Identification of key candidate genes and pathways in hepatocellular carcinoma by integrated bioinformatical analysis
- Tonghai Xing
- Tingmang Yan
- Qiang Zhou
Affiliations: Department of General Surgery, Shanghai General Hospital, School of Medicine, Shanghai Jiao Tong University, Shanghai 200080, P.R. China, Department of Urology, Shanghai General Hospital, School of Medicine, Shanghai Jiao Tong University, Shanghai 200080, P.R. China
- Published online on: April 16, 2018 https://doi.org/10.3892/etm.2018.6075
Copyright: © Xing
et al. This is an open access article distributed under the
terms of Creative
Commons Attribution License.
Views: 0 (Spandidos Publications: | PMC Statistics: )
Total PDF Downloads: 0 (Spandidos Publications: | PMC Statistics: )
This article is mentioned in:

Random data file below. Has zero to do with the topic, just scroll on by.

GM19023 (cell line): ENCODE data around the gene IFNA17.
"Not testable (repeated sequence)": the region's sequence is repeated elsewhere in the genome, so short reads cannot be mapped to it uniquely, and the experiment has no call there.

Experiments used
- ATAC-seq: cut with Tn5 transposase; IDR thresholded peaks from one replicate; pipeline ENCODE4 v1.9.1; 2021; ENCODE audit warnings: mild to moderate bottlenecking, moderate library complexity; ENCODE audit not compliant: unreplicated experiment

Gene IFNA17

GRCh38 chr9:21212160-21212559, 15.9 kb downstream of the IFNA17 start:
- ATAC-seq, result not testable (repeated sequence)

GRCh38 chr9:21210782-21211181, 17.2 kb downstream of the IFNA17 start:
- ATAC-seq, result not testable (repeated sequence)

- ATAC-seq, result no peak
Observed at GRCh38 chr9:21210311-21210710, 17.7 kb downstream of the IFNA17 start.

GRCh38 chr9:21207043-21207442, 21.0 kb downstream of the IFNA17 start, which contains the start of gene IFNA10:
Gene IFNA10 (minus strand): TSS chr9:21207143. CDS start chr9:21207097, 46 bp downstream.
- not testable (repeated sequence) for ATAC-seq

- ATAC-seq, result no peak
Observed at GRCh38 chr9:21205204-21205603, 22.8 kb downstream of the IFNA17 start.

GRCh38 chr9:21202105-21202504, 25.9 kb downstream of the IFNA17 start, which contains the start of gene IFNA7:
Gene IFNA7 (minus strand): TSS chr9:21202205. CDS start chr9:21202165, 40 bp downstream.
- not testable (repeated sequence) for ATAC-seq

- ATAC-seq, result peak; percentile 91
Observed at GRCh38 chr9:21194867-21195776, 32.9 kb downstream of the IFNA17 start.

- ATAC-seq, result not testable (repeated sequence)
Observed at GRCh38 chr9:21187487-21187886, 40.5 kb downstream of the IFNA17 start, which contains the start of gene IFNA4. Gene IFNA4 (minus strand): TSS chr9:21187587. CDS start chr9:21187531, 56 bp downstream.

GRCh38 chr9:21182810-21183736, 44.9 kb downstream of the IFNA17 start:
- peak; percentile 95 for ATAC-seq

Hepatocellular carcinoma (HCC) is one of the most common malignant neoplasms worldwide, however the underlying mechanisms and gene signatures of HCC are unknown. In the present study the profile datasets of four cohorts were integrated to elucidate the pathways and candidate genes of HCC. The expression profiles GSE25097, GSE45267, GSE57957 and GSE62232 were downloaded from the Gene Expression Omnibus database, including 436 HCC and 94 normal liver tissues. A total of 185 differentially expressed genes (DEGs) were identified in HCC, including 92 upregulated genes and 92 downregulated genes. Gene ontology (GO) was performed, which revealed that the upregulated DEGs were primarily enriched in cell division, mitotic nuclear division, mitotic cytokinesis and G1/S transition of the mitotic cell cycle. Pathway enrichment was analyzed based on the Kyoto Encyclopedia of Genes and Genomes database to assess the functional relevance of DEGs. The most significant module was selected from protein‑protein interactions and 15 important hub genes were identified. The sub‑networks of hub genes were involved in cell division, p53 signaling, and T lymphotropic virus type I infection signaling pathways. In conclusion, the present study revealed that the identified DEG candidate genes may promote the understanding of the cause and molecular mechanisms underlying the development of HCC and that these candidates and signal pathways may be potential targets of clinical therapy for HCC.